David E
(Okay I really intended the pun, it was just too easy.)

Re: Finding cuts harder than triplets. Advice?

I don’t think we do all understand the concept of "muscle memory" in the same way. In this discussion we have had "developing the necessary muscle fibres" , we have had "appropriate muscle development" and we have had "Yes, it’s co-ordination".

Is this memory in the muscles or is it in the nerves in our noggins ?

There is nothing odd or difficult in holding down a guitar chord or tying our shoe laces - unless you are trying to do it for the very first time or want to do it faster than you can do now.

In other discussions people have talked about having whole tunes in "muscle memory".

Re: Finding cuts harder than triplets. Advice?

"In other discussions people have talked about having whole tunes in "muscle memory"."

How ‘bout an entire Beethoven sonata in muscle memory. That’s the only way I could have played it. Except for perhaps the first measure and the last chord, I would have really struggled back then to tell you what notes went where, without the score. But my hands, my fingers knew. (A sobering thought, to think I have more brains in my fingers than I do in my head…) I find the much simpler two-part sixteen measure tunes not much different. I tend to be accident prone while playing anything, but the more I get out of my head and into my hands and fingers the better I can play.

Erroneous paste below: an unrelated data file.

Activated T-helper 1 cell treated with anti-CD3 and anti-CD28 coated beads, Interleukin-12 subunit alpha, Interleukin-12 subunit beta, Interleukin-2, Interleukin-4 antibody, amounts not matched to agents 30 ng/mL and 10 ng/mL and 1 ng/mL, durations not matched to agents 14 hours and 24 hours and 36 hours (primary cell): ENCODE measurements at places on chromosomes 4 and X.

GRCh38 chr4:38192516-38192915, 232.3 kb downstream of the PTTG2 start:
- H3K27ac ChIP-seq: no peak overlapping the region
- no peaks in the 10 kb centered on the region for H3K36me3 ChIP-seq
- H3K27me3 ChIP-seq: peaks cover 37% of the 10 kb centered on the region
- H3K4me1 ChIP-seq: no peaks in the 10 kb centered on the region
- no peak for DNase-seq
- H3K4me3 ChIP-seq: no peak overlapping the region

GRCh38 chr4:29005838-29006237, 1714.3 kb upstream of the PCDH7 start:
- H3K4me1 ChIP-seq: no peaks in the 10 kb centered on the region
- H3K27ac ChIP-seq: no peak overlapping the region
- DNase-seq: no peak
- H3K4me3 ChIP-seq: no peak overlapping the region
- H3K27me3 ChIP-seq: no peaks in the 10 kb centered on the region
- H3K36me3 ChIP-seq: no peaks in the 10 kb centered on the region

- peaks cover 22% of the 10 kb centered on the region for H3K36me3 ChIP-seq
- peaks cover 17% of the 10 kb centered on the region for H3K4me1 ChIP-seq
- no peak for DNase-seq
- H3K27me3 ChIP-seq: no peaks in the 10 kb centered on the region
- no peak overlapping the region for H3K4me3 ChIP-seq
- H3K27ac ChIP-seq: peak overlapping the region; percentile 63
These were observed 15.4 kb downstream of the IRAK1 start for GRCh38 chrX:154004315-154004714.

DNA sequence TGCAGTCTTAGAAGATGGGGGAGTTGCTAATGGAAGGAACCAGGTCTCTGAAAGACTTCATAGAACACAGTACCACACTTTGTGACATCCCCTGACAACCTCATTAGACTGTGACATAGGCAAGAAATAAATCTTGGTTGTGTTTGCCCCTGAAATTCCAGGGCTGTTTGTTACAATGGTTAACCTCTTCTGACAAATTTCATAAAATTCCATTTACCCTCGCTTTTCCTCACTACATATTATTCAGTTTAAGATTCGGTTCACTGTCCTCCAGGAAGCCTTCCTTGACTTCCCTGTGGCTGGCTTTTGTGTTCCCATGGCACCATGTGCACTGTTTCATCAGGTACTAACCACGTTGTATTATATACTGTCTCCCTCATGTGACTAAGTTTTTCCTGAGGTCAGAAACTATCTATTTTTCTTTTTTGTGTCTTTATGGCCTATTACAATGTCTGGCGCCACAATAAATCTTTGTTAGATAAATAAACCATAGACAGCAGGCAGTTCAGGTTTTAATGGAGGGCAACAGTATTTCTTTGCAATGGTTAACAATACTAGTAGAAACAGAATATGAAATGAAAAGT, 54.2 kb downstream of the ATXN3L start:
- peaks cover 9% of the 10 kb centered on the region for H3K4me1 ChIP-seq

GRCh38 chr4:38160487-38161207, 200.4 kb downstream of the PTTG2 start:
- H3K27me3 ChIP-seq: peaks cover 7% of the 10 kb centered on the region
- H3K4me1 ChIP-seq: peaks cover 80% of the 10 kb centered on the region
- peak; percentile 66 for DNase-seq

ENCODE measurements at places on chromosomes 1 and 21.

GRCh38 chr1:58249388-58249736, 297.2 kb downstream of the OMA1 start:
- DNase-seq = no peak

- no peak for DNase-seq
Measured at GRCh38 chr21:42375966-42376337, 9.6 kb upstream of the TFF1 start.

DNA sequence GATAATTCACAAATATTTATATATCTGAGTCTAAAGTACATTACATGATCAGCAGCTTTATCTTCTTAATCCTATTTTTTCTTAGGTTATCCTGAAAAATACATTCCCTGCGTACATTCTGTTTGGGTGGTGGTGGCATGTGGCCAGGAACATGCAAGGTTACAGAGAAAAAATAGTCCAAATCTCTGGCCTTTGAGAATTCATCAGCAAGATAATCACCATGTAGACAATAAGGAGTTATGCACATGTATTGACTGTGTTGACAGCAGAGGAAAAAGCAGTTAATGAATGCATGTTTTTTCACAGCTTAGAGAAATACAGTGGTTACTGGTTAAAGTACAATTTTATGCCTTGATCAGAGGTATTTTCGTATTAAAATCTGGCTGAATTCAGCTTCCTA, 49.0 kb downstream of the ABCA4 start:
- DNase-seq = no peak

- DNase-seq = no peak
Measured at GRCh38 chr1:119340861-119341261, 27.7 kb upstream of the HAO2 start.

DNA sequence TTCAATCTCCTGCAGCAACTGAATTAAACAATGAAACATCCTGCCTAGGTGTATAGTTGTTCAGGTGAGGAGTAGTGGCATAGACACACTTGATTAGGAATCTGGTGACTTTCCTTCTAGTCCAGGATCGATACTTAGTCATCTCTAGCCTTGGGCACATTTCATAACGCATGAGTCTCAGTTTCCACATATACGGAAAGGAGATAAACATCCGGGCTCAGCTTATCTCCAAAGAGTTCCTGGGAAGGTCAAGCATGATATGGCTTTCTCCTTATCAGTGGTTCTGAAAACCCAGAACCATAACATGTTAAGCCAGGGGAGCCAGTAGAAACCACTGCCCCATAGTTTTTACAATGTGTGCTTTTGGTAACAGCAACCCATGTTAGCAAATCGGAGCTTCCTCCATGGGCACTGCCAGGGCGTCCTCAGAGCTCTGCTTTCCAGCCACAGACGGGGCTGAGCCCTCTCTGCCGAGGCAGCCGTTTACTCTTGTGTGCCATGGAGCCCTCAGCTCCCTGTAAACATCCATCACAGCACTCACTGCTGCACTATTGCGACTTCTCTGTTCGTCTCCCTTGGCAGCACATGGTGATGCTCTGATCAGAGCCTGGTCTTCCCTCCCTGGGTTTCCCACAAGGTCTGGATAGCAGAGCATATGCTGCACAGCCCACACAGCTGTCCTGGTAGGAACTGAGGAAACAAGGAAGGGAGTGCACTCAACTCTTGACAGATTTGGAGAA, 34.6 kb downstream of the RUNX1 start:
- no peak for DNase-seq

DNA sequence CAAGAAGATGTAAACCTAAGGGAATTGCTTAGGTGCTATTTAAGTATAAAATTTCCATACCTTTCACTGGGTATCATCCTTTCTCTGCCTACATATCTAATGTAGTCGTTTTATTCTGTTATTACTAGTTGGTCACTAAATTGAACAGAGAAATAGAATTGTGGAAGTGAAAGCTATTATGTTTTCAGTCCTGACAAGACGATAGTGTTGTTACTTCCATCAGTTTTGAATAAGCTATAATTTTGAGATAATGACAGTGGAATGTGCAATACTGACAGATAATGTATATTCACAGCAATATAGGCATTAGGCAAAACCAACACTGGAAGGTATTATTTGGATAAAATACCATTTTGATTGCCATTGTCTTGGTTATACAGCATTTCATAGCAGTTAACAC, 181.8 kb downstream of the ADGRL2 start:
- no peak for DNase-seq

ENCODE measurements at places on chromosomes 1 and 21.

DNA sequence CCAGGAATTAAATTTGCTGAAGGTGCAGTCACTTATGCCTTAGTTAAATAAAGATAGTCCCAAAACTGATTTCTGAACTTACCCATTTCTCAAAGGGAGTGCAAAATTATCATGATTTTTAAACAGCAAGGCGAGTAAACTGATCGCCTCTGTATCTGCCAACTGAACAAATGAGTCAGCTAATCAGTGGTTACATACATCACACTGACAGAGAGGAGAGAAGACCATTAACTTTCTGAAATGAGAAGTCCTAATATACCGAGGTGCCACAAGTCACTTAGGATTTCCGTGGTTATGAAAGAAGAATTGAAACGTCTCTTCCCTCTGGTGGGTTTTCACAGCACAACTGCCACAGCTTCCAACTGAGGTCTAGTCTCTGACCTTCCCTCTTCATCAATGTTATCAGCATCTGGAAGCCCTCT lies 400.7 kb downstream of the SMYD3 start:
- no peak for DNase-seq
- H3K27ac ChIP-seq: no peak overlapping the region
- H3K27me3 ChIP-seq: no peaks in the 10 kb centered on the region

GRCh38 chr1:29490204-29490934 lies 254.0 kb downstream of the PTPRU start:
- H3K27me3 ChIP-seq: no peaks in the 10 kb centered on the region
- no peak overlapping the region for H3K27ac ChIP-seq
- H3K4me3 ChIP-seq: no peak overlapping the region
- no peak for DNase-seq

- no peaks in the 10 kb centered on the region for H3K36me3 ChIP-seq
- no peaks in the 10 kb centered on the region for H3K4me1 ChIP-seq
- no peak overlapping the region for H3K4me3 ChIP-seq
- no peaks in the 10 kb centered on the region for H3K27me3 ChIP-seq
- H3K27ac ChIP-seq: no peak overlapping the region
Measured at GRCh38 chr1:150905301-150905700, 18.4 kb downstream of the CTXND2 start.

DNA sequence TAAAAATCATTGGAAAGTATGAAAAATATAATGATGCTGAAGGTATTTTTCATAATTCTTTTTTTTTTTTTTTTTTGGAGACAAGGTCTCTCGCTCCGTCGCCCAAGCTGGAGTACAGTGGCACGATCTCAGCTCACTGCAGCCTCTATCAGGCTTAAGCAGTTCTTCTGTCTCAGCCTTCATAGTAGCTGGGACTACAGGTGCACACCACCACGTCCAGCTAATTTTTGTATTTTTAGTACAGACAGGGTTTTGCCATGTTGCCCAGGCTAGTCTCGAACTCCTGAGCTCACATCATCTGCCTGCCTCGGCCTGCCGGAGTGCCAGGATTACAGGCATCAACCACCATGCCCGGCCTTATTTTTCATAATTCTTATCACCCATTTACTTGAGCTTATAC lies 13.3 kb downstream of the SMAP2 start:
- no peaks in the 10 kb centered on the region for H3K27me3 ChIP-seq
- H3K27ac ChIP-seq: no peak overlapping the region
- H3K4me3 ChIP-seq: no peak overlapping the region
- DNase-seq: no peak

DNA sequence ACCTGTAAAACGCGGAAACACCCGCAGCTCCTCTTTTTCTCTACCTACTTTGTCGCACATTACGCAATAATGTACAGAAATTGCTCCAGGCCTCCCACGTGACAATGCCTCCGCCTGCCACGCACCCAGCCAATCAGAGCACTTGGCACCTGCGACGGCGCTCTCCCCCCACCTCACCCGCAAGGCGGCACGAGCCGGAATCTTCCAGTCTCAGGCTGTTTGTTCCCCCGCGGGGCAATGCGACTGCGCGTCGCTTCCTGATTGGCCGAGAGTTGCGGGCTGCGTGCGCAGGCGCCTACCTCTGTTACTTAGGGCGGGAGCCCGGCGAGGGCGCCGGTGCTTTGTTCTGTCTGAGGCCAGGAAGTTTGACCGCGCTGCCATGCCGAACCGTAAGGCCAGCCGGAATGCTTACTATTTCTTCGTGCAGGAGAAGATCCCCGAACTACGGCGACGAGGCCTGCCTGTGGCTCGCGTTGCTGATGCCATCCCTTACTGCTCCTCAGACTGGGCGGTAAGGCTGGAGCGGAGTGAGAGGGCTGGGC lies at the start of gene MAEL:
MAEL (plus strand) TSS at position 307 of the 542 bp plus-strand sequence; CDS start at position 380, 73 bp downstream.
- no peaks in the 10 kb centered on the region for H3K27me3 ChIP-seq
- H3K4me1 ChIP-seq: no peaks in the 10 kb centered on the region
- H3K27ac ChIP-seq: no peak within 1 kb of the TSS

David E

Re: Finding cuts harder than triplets. Advice?

I find it hard to think of playing a cut, or a roll, or a D without having to remember what to do in the same way as playing a tune without having to remember which notes comes next. How do the muscles chose whether to put a roll in this time round or not ?

And I still need an expert to tell me it involves muscle development rather than co-ordination/neural ‘programming’.

Re: Finding cuts harder than triplets. Advice?

"How do the muscles chose whether to put a roll in this time round or not ?"

Interesting but putting in the ornaments is more of a conscience effort on my part, that is, I mentally decide what to do and where as I am playing a tune. Still, I have to know the notes and commit them to muscle memory before I get myself to that point, and indeed I often put into muscle memory when and where I put the ornaments. If I’m having a bad karma day I leave most or all the ornaments out and just play the notes. It sort of depends on the tune. With "Lark In The Strand" I stick hammer rolls in at will, mixing it up as I feel like it. Others like "A Fig For A Kiss" I play with more structure in the tune and put the hammer rolls in the same spots each time, rarely deviating from my pattern. Some others, like "The Tulla" or "Humours Of Westport" I leave out ornaments altogether, just playing the notes is fun enough.

David E

Re: Finding cuts harder than triplets. Advice?

If you were singing a song or reciting a poem from memory, rather than playing a tune, would that still be in "muscle memory".

Re: Finding cuts harder than triplets. Advice?

@ David50
No, because you don’t need specially developed muscles to speak. Maybe you do for singing, but the muscles cover the whole range, and are not devoted to a single action, as with ‘muscle memory’.

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Re: Finding cuts harder than triplets. Advice?

@ Danny Mackay — "I do wish people would stick to posting actual facts rather than subjective half-baked ideas."